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Scorching Tri-Cities summer will bring this threat. Here’s how to find out if there’s a warning

Ozone and air pollution

This is what ozone and air pollution can do to you, according to the Washington Department of Ecology.
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This is what ozone and air pollution can do to you, according to the Washington Department of Ecology.

The Tri-Cities is in for a hotter than usual summer — and another threat that’s invisible.

Hot, dry days are just the type of weather that leads to high ozone levels in the Tri-Cities air.

This spring the Washington state Department of Ecology is launching an information campaign to warn people about the unusual ozone levels in the Tri-Cities — levels more commonly seen in big cities — and to give information on steps they can take.

It will be working with Washington State University to provide ozone forecasts and issue ozone alerts.

About $46,000 in state funding will be spent on the public awareness campaign.

The state has been concerned since 2015 when Tri-Cities ozone levels were found to be nearly as high as those downwind of Seattle.

A study conducted over the next several years by the state and the Benton Clean Air Agency showed that the readings were no fluke.

The average for 2015 through 2017 exceeded the federal regulatory limit for ozone, which can trigger sanctions from the Environmental Protection Agency.

What’s wrong with ozone

Ozone is good if it is in the Earth’s upper atmosphere, helping shield people from harmful ultraviolet radiation.

But it is harmful if it is near the ground and people are breathing it.

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When traffic increases in the Tri-Cities so do harmful ozone levels. The average levels for 2015 through 2017 exceeded the federal regulatory limit for ozone. File Tri-City Herald

It can affect everyone’s health, but some people are more vulnerable. They include physically active people, children, older adults and people with lung disease.

Ozone can inflame and permanently damage lung tissue, according to the Department of Ecology. It also can increase the likelihood of developing pneumonia and bronchitis.

High readings of ozone are most common on hot summer days when there is a light wind from the north or northeast blowing into the Tri-Cities.

Pollutants are blown from the north until the air dams up against the Horse Heaven Hills. There particles bake in the sunshine on hot days, producing ozone, which spreads across the Tri-Cities.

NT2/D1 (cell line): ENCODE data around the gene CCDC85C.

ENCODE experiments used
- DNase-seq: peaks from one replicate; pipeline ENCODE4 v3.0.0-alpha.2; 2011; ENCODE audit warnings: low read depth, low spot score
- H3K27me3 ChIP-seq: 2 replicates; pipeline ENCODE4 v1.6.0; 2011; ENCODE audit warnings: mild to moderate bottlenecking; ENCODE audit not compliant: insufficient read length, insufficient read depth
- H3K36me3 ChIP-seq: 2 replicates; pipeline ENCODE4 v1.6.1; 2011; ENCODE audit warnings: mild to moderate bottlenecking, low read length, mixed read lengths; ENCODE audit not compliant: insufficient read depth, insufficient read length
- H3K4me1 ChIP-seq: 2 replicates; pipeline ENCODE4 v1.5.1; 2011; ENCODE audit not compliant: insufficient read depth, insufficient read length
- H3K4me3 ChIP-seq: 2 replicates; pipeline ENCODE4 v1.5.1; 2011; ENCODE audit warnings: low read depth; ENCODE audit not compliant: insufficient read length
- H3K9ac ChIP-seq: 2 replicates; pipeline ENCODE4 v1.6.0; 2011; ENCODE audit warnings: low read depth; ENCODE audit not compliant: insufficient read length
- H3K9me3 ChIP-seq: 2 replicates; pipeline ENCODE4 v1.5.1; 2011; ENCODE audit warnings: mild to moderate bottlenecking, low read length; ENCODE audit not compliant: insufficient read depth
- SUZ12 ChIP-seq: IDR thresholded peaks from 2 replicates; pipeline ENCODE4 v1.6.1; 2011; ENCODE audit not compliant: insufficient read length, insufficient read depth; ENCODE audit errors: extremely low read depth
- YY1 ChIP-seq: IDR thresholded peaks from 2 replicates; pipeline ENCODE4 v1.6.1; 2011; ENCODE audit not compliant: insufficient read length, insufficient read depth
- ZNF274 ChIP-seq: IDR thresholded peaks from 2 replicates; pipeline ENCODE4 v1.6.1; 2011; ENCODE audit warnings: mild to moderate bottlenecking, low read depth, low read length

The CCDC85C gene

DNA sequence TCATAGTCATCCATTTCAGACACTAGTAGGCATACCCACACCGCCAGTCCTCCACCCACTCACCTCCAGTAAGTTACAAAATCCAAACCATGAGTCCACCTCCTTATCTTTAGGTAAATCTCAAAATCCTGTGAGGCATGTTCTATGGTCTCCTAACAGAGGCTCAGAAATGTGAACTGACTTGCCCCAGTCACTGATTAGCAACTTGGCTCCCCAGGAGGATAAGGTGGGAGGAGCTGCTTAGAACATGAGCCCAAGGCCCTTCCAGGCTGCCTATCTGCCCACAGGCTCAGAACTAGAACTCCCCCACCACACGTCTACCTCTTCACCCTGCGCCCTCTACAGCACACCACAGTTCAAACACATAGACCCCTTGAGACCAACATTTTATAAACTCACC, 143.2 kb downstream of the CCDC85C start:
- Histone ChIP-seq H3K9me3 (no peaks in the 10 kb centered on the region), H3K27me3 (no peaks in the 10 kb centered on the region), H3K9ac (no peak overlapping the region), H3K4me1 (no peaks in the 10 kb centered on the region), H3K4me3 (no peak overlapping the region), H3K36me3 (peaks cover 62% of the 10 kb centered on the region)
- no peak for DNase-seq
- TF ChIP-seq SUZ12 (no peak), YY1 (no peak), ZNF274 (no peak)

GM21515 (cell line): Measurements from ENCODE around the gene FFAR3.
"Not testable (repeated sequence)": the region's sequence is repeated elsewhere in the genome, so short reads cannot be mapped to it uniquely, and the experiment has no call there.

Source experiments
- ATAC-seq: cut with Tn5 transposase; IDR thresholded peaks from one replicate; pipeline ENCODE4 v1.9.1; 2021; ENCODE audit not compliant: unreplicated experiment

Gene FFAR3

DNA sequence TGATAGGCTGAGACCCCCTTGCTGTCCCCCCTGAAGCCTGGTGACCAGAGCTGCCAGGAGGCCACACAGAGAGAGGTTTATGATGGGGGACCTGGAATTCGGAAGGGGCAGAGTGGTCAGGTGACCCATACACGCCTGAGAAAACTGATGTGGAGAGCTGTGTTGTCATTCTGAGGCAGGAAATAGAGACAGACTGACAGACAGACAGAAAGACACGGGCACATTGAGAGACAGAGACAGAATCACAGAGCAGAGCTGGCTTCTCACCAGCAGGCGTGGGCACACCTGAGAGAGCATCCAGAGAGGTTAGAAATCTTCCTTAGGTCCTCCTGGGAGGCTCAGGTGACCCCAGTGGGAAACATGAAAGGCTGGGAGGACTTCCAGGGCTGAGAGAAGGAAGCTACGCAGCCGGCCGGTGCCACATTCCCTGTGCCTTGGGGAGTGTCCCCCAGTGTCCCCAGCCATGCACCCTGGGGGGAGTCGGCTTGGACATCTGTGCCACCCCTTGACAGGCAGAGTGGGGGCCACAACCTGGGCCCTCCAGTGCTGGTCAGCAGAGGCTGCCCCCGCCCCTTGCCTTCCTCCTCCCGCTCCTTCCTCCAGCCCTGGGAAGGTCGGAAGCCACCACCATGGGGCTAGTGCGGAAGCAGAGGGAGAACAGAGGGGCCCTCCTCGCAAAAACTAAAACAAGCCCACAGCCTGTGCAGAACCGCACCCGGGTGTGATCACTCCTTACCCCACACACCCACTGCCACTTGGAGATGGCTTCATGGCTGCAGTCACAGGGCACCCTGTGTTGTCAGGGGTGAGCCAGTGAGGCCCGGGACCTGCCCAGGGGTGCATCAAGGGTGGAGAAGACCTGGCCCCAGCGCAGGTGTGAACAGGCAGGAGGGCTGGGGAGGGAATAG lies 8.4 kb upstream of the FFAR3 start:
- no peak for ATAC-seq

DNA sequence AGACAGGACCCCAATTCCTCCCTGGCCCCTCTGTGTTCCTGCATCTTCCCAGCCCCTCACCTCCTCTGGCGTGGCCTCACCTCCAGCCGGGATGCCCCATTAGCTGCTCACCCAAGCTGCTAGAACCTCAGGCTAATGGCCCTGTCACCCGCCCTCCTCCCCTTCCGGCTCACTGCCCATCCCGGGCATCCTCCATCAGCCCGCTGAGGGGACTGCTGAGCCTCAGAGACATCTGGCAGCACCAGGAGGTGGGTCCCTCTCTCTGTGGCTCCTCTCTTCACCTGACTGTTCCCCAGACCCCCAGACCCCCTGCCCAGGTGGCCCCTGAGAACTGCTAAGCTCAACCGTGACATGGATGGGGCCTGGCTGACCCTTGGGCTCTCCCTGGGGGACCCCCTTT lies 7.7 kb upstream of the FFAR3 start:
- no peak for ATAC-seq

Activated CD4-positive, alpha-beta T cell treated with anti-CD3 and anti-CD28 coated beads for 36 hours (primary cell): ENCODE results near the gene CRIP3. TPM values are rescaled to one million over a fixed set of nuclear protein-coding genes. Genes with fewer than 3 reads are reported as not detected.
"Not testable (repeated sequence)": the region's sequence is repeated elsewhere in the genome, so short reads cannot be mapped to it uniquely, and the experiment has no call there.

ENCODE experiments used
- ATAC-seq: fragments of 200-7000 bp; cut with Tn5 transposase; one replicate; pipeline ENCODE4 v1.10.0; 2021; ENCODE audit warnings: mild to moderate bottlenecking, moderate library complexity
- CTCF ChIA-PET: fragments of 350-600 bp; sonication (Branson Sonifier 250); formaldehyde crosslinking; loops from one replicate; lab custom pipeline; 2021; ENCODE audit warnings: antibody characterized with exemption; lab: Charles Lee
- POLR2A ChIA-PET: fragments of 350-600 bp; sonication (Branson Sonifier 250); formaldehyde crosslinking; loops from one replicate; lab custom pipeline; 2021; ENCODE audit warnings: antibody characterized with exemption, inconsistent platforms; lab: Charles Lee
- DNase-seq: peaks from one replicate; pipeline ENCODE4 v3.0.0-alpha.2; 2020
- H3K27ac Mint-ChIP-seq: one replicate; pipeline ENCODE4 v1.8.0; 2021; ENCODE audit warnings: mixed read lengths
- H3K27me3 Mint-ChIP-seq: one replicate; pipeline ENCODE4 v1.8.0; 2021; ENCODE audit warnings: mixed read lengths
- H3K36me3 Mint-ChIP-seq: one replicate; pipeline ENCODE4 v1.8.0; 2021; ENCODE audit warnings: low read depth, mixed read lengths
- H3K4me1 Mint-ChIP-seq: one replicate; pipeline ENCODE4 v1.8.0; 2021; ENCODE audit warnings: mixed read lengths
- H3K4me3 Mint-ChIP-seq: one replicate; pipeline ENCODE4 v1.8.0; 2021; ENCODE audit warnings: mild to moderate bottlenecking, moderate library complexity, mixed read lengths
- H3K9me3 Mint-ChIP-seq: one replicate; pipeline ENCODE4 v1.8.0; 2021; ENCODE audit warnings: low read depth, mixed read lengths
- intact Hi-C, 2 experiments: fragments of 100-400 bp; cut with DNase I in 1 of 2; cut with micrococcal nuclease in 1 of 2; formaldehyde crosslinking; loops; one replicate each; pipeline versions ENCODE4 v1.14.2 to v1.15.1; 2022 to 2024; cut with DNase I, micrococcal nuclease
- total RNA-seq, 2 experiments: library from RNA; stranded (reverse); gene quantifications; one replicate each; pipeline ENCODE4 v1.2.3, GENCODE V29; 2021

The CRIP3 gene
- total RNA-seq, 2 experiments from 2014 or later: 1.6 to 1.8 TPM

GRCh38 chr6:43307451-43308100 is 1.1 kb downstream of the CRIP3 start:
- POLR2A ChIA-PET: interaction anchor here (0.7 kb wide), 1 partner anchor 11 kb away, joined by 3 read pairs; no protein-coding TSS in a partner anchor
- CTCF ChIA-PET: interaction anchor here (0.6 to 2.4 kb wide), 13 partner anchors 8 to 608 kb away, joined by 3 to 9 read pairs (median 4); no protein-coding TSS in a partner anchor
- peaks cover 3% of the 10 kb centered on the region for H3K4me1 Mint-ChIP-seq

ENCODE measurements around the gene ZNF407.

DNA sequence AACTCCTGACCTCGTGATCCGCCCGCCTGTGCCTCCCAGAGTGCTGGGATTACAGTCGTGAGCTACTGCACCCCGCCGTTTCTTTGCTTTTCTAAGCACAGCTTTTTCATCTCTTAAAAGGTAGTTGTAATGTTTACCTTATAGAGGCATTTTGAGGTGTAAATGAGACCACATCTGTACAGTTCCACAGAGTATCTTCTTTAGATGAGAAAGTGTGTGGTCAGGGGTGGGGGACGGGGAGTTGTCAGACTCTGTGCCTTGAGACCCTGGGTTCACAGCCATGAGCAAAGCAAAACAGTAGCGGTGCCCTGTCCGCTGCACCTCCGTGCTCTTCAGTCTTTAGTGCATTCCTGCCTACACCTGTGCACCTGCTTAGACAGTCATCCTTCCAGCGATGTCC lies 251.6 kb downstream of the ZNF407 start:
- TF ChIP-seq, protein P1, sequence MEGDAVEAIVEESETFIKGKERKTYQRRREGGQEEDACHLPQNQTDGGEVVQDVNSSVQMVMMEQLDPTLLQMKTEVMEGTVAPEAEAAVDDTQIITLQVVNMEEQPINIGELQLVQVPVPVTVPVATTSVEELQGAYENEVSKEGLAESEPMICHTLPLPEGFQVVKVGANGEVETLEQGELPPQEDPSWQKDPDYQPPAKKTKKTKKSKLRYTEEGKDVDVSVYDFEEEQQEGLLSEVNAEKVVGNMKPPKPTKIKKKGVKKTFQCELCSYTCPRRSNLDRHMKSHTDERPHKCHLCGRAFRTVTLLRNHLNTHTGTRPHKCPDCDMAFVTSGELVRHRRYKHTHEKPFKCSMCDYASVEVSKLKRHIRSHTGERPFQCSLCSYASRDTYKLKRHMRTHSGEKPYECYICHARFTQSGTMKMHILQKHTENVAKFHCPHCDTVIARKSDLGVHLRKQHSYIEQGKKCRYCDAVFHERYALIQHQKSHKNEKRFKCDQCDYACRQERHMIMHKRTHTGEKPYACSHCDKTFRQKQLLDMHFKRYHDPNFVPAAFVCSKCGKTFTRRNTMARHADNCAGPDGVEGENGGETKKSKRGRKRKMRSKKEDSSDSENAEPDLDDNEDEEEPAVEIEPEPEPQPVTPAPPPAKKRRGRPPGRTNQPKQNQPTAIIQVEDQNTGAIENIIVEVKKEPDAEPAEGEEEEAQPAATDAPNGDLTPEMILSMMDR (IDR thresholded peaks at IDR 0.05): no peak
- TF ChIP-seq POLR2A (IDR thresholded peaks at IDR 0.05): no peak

The coming summer is expected to be a hot one in the Pacific Northwest, according to Accuweather. Temperatures could average three to five degrees above normal.

The American Lung Association found that the Tri-Cities had at least 14 days over three years with unhealthy ozone levels. The Department of Ecology estimates it could be six to 10 days a summer.

Steps you can take

If you want to prepare for those hot, high ozone days, you can check the newly launched ozonematters.org.

It includes a three-day forecast for ozone level in the Tri-Cities and allows residents to sign up for ozone alerts.

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No ozone troubles now in the Tri-Cities, according to this forecast. But once the hot weather arrives, ozone can reach unhealthy levels. Courtesy Washington State University and Department of Ecology

Current daily information on ozone levels, and also other air pollutants, is available at bentoncleanair.org.

People can use the forecast and current data to make plans to stay indoors until temperatures drop and to cut back on strenuous physical activity outdoors.

They also can do their part to keep ozone levels from spiking.

The Tri-City Development Council and Tri-City area local governments are keeping a close eye on ozone levels, knowing that continued high readings could trigger sanctions from the U.S. Environmental Protection Agency.

The sanctions likely would hit the local economy.

They could make getting air quality permits more difficult for new or expanding businesses, or require them to invest in projects that would offset their contribution to the ozone problem.

But the EPA, which averages the highest ozone readings each year, is likely to look more favorably on the Tri-Cities if it already is taking steps to reduce ozone, according to Ecology officials.

Traffic part of Tri-Cities ozone issue

The chemicals that create ozone can come from the exhaust of motor vehicles, a major contributor in the Tri-Cities.

Gasoline vapors. Industry and wildfires also can contribute.

Residents of the Tri-Cities can make small changes on days when ozone levels are predicted to be high to help keep ozone in check.

They could drive less those days, taking the bus or carpooling, and postpone errands. They also should avoid idling their cars.

Plan to gas up vehicles either in advance of a bad day for ozone or in the evening after the weather has cooled.

Put off mowing or using other gasoline-powered equipment either until evening or until another day. Also avoid barbecuing and using aerosols.

Senior staff writer Annette Cary covers Hanford, energy, the environment, science and health for the Tri-City Herald. She’s been a news reporter for more than 30 years in the Pacific Northwest.
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